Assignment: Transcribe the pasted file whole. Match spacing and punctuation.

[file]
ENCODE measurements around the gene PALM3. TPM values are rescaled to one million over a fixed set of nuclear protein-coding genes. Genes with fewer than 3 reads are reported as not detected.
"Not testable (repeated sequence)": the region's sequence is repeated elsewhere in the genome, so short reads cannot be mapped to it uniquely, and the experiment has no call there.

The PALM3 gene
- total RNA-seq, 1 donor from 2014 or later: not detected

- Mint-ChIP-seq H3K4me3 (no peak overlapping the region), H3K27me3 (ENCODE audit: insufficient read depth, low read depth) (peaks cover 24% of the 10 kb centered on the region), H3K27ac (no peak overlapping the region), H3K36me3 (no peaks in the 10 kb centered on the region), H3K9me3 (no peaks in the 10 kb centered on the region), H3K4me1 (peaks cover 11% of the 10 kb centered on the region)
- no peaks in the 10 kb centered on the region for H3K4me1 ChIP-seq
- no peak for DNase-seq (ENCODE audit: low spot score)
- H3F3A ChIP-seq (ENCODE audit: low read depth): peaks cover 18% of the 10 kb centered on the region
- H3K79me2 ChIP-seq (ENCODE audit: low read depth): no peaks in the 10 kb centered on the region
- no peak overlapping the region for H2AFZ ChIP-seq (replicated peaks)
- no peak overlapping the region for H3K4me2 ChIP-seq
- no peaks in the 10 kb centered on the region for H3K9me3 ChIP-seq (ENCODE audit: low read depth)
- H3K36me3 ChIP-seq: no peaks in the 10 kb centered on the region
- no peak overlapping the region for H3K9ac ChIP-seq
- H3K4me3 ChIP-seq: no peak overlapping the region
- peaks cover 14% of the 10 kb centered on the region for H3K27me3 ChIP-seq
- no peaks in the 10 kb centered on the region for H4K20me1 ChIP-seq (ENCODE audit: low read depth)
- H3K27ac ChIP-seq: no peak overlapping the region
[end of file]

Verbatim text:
ENCODE measurements around the gene PALM3. TPM values are rescaled to one million over a fixed set of nuclear protein-coding genes. Genes with fewer than 3 reads are reported as not detected.
"Not testable (repeated sequence)": the region's sequence is repeated elsewhere in the genome, so short reads cannot be mapped to it uniquely, and the experiment has no call there.

The PALM3 gene
- total RNA-seq, 1 donor from 2014 or later: not detected

- Mint-ChIP-seq H3K4me3 (no peak overlapping the region), H3K27me3 (ENCODE audit: insufficient read depth, low read depth) (peaks cover 24% of the 10 kb centered on the region), H3K27ac (no peak overlapping the region), H3K36me3 (no peaks in the 10 kb centered on the region), H3K9me3 (no peaks in the 10 kb centered on the region), H3K4me1 (peaks cover 11% of the 10 kb centered on the region)
- no peaks in the 10 kb centered on the region for H3K4me1 ChIP-seq
- no peak for DNase-seq (ENCODE audit: low spot score)
- H3F3A ChIP-seq (ENCODE audit: low read depth): peaks cover 18% of the 10 kb centered on the region
- H3K79me2 ChIP-seq (ENCODE audit: low read depth): no peaks in the 10 kb centered on the region
- no peak overlapping the region for H2AFZ ChIP-seq (replicated peaks)
- no peak overlapping the region for H3K4me2 ChIP-seq
- no peaks in the 10 kb centered on the region for H3K9me3 ChIP-seq (ENCODE audit: low read depth)
- H3K36me3 ChIP-seq: no peaks in the 10 kb centered on the region
- no peak overlapping the region for H3K9ac ChIP-seq
- H3K4me3 ChIP-seq: no peak overlapping the region
- peaks cover 14% of the 10 kb centered on the region for H3K27me3 ChIP-seq
- no peaks in the 10 kb centered on the region for H4K20me1 ChIP-seq (ENCODE audit: low read depth)
- H3K27ac ChIP-seq: no peak overlapping the region